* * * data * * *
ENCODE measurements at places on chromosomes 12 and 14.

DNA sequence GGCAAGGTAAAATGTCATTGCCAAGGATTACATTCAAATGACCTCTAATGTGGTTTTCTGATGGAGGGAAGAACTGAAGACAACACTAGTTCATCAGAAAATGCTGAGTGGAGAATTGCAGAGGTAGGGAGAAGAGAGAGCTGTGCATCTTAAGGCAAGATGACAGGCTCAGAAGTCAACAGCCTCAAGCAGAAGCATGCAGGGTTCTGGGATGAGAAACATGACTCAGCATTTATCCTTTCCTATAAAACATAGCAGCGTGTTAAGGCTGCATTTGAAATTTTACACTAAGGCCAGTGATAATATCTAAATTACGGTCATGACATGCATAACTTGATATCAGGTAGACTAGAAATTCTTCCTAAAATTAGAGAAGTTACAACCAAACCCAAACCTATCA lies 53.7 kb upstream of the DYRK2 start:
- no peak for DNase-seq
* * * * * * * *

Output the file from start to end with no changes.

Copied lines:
ENCODE measurements at places on chromosomes 12 and 14.

DNA sequence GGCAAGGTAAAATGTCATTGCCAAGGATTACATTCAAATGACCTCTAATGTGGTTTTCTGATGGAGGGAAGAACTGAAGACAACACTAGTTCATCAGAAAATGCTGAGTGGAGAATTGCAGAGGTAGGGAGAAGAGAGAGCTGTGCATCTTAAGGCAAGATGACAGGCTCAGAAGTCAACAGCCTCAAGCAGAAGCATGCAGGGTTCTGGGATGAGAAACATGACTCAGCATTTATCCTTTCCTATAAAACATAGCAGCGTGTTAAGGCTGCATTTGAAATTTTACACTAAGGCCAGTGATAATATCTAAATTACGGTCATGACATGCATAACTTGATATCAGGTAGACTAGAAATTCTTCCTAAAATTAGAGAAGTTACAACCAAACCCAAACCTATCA lies 53.7 kb upstream of the DYRK2 start:
- no peak for DNase-seq